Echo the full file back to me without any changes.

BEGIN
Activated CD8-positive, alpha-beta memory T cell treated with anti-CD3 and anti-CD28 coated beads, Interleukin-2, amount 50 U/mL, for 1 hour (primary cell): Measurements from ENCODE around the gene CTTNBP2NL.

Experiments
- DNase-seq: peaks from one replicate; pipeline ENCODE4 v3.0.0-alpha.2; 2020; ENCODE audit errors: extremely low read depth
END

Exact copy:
Activated CD8-positive, alpha-beta memory T cell treated with anti-CD3 and anti-CD28 coated beads, Interleukin-2, amount 50 U/mL, for 1 hour (primary cell): Measurements from ENCODE around the gene CTTNBP2NL.

Experiments
- DNase-seq: peaks from one replicate; pipeline ENCODE4 v3.0.0-alpha.2; 2020; ENCODE audit errors: extremely low read depth